Interpreting the Differences
In the Foreword, “Not Just More Scripture, But Different Scripture,” Dr. Peter Kwasniewski discusses and interprets the kinds of changes that can be discerned from a close look at the Index Lectionum. He praises the inclusion of prophetic readings for the weekdays of Advent, the “enrichment” of weekday readings in Pascaltide, and the “occasional felicitous pairing of certain Old Testament and New Testament pericopes that bring out the interrelationships of the covenant.”

Dr. Kwasniewski goes on to point out that there are many deletions of pericopes, and that some of the verses that were traditionally part of the pericopes included in the traditional Mass are deleted.

From his writings, it is apparent that Dr. Kwasniewski prefers the Extraordinary Form for many reasons, and he is far from neutral in his observations about the reformed lectionary. To give just one example of his tone, Dr. Kwasniewski’s interpretation of the rationale behind the omission of 1 Corinthians verses 27-32 is as follows, “The methodical elimination of one of St. Paul’s gravest admonitions plays smoothly into the hands of those who wish to redefine morality from the ground up, and with it sacramental theology.”

You may or may not agree with Dr. Kwasniewski assessment of the implied motivations behind those who made the changes to the lectionary. In any case, the Index Lectionum is a very useful tool that you can use to find out what changes were made, and you may draw your own conclusions.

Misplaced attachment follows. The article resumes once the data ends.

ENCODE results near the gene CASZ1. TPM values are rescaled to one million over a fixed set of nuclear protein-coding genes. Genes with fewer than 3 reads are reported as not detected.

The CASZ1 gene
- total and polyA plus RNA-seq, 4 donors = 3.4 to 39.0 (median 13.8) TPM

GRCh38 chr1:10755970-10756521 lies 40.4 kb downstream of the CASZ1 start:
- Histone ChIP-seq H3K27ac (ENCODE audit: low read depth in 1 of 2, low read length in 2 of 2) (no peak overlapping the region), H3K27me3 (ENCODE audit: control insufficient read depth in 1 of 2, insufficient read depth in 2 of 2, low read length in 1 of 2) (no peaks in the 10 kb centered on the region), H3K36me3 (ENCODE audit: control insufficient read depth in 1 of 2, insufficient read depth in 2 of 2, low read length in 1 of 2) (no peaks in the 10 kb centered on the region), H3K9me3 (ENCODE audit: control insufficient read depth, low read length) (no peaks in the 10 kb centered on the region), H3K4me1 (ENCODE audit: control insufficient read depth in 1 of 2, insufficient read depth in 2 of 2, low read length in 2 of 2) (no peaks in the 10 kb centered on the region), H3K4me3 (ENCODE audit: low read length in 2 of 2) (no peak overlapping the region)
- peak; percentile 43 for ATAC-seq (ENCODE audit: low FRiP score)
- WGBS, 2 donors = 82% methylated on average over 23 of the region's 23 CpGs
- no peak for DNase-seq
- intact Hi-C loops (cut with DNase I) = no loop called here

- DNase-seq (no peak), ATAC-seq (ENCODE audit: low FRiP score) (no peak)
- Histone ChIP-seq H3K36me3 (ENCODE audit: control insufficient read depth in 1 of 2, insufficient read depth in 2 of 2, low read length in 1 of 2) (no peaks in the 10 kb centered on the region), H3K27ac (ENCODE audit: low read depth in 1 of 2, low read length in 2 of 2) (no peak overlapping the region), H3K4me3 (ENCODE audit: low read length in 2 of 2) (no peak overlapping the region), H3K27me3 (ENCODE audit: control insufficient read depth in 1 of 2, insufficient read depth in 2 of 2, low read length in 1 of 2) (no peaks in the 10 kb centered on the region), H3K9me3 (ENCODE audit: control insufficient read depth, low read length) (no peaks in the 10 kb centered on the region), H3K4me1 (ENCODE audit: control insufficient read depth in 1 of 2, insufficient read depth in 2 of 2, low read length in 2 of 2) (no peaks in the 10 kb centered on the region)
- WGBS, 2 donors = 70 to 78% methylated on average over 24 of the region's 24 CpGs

1. Pope Benedict XVI first introduced the terms Ordinary Form and Extraordinary Form in Summorum Pontificum in 2007, to differentiate between the Mass of Pope Blessed Paul VI according the Missal of 1970 (which is often called the Novus Ordo Mass) and the Mass of Pope Saint John XXIII according to the Missal of 1962 (which is often called the Traditional Latin Mass or the Tridentine Mass). In Summorum Pontificum, Pope Benedict affirmed that there are not two Masses in the Roman rite, but two forms of the Roman rite. The Mass of Pope Paul VI is the Ordinary Form, while the Mass of Pope Saint John XXIII is the Extraordinary Form.
  2. Rev. Fr. Brian W. Harrison, “The Biblical Dimension of Paul VI’s Liturgical Vision” (Living Tradition: Organ of the Roman Theological Forum) No. 154; PDF.